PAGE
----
Review: This House, National Theatre
An edited version was published in The Guardian, 02.03.2013
This House has found it’s natural home. James Graham’s play is such a thoroughbred crowdpleaser – big, broad and relishably irreverent – that its start in the Cottesloe studio always looked cautious. It thrives in the Olivier, lampooning a political system that’s flawed but somehow still functioning, without tipping into spoof.
By taking us behind the scenes at parliament, where, in 1974, Harold Wilson’s minority Labour government is just about clinging to power, Graham strips politics of policy to show us its underlying machinery. What’s left is little more than a battle for numbers. Two teams of whips vie for control of the chamber, courting the “odds and sods” of minor parties and dragging in their MPs, whether walking wounded or staggering drunk, by any means necessary. Every vote counts.
In essence, it’s a classic sporting narrative dressed in the suits and sideburns of 70s politics. Jeremy Herrin’s nimble production even includes montages: bedraggled MPs shuffle through lobbies and, frequently, snuff it to a live punk(ish) soundtrack.
In the red corner: Labour’s plucky, shambling underdogs are desperate to see out the full five years, one motion at a time. Down the corridor, just as determined to topple them with a vote of no confidence: the well-tailored, over-entitled Tories. Each side faces obstacles. Backbenchers rebel. Key players swap sides or succumb to injury. Sportsmanship – in this case the gentleman’s agreement of pairing off absent MPs – goes out the window. Michael Heseltine goes haywire. Graham’s Westminster might as well be Wembley.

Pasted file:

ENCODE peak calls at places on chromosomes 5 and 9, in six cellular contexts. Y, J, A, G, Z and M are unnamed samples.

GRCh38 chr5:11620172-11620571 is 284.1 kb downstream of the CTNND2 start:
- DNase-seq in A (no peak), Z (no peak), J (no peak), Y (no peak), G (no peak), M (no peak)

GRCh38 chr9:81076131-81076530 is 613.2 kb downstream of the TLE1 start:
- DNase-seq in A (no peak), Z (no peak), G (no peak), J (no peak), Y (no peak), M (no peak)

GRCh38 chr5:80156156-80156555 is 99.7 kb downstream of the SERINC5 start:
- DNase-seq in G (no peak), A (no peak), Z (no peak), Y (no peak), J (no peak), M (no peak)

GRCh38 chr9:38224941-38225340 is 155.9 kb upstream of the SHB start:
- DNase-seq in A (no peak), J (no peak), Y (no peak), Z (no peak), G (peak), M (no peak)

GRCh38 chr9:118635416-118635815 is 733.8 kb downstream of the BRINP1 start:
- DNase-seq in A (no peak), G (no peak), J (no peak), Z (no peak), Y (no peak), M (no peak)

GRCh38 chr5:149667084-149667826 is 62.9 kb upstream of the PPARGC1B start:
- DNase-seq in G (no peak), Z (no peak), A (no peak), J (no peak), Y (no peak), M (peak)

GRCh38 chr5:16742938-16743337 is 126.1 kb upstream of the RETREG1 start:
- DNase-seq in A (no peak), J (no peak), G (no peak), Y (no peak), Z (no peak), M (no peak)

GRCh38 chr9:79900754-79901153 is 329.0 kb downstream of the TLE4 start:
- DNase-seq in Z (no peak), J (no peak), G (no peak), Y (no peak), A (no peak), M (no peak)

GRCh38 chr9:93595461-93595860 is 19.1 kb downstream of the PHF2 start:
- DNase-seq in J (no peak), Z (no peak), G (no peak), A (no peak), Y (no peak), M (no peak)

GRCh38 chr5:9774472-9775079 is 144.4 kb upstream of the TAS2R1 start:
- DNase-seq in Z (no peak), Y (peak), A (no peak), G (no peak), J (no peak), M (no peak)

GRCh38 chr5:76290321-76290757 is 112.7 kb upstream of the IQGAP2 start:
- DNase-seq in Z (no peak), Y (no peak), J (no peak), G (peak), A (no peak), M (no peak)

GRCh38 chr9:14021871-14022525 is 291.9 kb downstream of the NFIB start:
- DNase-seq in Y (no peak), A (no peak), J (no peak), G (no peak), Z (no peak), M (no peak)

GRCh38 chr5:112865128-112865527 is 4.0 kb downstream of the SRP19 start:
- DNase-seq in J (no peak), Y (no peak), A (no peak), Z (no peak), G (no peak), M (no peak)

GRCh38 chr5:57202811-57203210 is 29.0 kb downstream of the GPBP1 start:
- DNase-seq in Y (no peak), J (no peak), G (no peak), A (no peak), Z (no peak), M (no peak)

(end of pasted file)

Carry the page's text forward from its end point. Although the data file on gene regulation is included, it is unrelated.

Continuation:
It’s politics as playground tribalism, and Graham brilliantly skewers the hollow survivalism of party politics as Britain, like Big Ben’s clock, grinds to a halt. There are right honourable exceptions: Helena Lymbery’s backbencher who defies the whip on principle; Christopher Godwin’s old-timer who’d risk death to support his party. Most of all, we cheer the two deputy whips – Labour’s shabby sheriff Walter Harrison and dignified Tory Jack Weatherill – for whom respect trumps rivalry. Reece Dinsdale and Charles Edwards cannily suggest their humility – both know this playground is all swings and roundabouts. Today’s government is tomorrow’s opposition.
The play could use more socio-political substance, but Herrin works wonders with Graham’s neat rat-a-tat gags and his restrained showmanship staves off the play’s repetition. There’s strong support from Phil Daniels, Vincent Franklin and Julian Wadham as characterful chief whips, and from Lauren O’Neill as junior whip Ann Taylor, one of the female MPs ushering a fresh breeze through parliament’s starched traditions and dusty corner.
Image: National Theatre